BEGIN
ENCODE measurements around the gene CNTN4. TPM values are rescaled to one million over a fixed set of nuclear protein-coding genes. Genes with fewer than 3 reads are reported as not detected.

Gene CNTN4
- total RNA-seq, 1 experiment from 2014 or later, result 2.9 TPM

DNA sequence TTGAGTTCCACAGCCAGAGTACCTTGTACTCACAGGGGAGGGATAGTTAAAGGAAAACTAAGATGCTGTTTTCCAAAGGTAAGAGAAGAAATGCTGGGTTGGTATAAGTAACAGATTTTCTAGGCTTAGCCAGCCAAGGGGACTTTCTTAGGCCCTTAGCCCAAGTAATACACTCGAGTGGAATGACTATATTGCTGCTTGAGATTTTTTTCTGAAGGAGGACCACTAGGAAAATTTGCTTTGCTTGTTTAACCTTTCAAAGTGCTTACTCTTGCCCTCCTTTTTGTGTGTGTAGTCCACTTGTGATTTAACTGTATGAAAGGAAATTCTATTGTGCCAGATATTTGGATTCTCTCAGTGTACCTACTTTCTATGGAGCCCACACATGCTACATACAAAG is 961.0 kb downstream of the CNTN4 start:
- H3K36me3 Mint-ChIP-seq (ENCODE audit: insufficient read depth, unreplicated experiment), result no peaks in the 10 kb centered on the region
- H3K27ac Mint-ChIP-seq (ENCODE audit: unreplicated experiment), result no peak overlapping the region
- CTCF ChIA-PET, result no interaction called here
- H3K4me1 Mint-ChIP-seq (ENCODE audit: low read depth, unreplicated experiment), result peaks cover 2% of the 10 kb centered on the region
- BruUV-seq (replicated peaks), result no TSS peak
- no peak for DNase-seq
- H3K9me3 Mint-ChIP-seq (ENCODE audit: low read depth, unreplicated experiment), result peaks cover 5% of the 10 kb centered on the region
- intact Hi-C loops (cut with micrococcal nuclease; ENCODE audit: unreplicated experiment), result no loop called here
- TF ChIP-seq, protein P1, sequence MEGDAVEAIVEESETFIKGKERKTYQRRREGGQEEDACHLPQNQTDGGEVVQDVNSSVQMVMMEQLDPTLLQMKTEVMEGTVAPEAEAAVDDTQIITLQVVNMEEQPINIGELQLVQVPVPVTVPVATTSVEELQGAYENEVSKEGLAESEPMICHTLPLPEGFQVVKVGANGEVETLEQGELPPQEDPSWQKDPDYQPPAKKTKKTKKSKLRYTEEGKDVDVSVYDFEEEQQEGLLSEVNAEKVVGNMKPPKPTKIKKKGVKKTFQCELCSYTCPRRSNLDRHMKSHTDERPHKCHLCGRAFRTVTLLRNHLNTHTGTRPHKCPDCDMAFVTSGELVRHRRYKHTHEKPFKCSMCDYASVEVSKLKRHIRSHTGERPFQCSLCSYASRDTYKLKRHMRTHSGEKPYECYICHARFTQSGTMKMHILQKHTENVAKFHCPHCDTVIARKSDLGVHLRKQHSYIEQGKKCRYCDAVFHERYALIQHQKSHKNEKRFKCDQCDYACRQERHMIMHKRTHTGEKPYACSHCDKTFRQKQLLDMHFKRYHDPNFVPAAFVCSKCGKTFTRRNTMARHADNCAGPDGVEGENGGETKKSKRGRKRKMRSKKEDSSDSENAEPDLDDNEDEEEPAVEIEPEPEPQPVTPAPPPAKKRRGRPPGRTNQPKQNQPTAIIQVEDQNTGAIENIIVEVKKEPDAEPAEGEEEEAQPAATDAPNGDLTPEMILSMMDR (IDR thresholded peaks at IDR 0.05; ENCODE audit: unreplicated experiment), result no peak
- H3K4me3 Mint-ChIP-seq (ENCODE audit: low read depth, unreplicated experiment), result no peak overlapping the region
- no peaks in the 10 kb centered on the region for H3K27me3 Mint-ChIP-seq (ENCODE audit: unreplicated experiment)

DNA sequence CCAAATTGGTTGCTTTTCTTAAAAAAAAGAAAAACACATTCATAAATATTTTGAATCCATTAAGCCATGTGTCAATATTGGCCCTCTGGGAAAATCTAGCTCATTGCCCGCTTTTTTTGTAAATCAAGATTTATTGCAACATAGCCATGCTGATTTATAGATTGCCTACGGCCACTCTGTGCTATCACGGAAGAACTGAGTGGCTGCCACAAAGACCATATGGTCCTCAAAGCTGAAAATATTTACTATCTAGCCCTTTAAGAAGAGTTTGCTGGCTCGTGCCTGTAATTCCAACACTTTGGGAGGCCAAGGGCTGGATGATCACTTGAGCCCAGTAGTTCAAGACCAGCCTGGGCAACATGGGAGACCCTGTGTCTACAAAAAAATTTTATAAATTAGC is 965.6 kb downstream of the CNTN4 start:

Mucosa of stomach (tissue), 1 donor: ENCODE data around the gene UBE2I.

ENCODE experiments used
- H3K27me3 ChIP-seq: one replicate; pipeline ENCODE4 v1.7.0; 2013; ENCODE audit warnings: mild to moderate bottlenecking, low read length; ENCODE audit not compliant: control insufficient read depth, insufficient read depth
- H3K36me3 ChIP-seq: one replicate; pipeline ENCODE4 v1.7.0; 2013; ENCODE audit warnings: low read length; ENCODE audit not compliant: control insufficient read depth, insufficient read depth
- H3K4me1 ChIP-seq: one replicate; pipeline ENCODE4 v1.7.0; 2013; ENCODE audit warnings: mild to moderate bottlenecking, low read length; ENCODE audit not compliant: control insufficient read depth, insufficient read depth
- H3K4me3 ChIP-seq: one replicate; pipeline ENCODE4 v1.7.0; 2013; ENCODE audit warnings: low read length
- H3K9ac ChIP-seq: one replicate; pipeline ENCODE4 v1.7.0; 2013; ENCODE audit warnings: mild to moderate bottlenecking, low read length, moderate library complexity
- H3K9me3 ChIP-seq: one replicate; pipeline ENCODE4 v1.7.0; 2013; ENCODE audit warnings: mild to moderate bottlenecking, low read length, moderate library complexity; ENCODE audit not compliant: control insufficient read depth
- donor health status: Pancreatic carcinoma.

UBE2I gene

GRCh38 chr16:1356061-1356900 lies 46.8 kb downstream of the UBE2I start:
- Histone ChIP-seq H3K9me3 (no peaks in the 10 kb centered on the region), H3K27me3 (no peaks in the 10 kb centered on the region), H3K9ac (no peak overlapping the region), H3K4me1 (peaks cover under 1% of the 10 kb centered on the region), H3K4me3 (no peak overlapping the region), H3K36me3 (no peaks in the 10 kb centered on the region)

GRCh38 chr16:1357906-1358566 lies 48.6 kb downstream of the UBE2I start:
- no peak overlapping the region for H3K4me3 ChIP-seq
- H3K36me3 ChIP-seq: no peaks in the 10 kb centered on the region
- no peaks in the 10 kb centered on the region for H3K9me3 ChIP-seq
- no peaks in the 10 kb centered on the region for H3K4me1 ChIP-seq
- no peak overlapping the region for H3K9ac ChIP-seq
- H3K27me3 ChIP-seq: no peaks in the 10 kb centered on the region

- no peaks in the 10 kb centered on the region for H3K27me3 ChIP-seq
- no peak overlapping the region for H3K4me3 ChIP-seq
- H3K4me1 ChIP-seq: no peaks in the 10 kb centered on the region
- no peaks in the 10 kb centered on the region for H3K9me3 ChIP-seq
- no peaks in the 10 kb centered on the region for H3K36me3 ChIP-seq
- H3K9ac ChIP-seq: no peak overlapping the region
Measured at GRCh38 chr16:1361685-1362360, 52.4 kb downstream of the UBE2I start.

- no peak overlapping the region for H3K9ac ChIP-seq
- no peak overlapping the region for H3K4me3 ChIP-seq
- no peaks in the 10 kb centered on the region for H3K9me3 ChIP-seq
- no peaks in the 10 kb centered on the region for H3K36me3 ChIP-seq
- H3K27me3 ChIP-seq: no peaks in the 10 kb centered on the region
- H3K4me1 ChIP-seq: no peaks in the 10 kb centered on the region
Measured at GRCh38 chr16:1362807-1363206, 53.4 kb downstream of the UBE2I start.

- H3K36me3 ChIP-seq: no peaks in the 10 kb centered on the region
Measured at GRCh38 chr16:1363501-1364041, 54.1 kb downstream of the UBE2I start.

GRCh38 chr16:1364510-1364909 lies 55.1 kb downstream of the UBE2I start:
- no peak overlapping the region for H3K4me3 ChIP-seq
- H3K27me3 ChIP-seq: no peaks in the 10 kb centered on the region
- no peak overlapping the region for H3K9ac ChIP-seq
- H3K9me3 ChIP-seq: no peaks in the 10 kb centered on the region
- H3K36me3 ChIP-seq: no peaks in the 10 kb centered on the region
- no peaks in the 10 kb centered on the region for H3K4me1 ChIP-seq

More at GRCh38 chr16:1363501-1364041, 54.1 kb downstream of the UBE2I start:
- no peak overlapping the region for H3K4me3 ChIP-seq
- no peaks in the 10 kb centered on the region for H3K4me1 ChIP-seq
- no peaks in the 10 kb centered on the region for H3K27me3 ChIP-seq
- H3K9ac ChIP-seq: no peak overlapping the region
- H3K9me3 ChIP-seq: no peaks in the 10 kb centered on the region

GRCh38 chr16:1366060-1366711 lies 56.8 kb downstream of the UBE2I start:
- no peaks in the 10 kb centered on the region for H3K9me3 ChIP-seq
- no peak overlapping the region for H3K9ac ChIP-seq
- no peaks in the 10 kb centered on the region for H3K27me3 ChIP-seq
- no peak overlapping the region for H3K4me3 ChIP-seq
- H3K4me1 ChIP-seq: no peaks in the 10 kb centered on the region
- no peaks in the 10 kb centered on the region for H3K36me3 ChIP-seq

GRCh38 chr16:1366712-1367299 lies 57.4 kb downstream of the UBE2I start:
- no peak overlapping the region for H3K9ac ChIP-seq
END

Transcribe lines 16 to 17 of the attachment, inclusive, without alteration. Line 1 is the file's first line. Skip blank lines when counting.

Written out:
DNA sequence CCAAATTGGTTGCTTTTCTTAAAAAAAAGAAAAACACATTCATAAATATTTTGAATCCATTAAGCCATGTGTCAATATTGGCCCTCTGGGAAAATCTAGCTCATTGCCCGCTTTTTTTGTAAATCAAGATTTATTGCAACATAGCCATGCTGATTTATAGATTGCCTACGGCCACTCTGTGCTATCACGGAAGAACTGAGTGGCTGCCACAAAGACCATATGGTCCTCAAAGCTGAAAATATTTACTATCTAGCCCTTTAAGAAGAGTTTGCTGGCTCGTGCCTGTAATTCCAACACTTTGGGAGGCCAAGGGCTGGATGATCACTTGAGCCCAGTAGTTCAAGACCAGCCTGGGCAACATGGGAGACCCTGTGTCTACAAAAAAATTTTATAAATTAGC is 965.6 kb downstream of the CNTN4 start:

Mucosa of stomach (tissue), 1 donor: ENCODE data around the gene UBE2I.